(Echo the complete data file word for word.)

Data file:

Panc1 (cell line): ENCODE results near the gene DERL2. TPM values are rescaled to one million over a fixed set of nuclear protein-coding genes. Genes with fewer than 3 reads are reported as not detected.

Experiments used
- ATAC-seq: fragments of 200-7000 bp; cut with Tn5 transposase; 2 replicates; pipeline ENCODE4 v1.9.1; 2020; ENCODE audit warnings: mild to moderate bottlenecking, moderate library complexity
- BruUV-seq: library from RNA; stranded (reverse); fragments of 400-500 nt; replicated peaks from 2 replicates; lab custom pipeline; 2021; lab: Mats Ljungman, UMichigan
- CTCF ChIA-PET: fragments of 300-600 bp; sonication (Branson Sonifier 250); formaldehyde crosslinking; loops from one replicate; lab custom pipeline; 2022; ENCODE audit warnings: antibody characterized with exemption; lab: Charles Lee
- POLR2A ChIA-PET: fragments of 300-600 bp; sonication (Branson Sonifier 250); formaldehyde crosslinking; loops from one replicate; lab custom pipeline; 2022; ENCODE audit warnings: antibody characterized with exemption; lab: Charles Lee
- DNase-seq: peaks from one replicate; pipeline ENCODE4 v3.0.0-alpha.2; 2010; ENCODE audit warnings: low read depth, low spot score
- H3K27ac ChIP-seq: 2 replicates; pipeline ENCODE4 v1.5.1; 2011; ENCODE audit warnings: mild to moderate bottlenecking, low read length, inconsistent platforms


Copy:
Panc1 (cell line): ENCODE results near the gene DERL2. TPM values are rescaled to one million over a fixed set of nuclear protein-coding genes. Genes with fewer than 3 reads are reported as not detected.

Experiments used
- ATAC-seq: fragments of 200-7000 bp; cut with Tn5 transposase; 2 replicates; pipeline ENCODE4 v1.9.1; 2020; ENCODE audit warnings: mild to moderate bottlenecking, moderate library complexity
- BruUV-seq: library from RNA; stranded (reverse); fragments of 400-500 nt; replicated peaks from 2 replicates; lab custom pipeline; 2021; lab: Mats Ljungman, UMichigan
- CTCF ChIA-PET: fragments of 300-600 bp; sonication (Branson Sonifier 250); formaldehyde crosslinking; loops from one replicate; lab custom pipeline; 2022; ENCODE audit warnings: antibody characterized with exemption; lab: Charles Lee
- POLR2A ChIA-PET: fragments of 300-600 bp; sonication (Branson Sonifier 250); formaldehyde crosslinking; loops from one replicate; lab custom pipeline; 2022; ENCODE audit warnings: antibody characterized with exemption; lab: Charles Lee
- DNase-seq: peaks from one replicate; pipeline ENCODE4 v3.0.0-alpha.2; 2010; ENCODE audit warnings: low read depth, low spot score
- H3K27ac ChIP-seq: 2 replicates; pipeline ENCODE4 v1.5.1; 2011; ENCODE audit warnings: mild to moderate bottlenecking, low read length, inconsistent platforms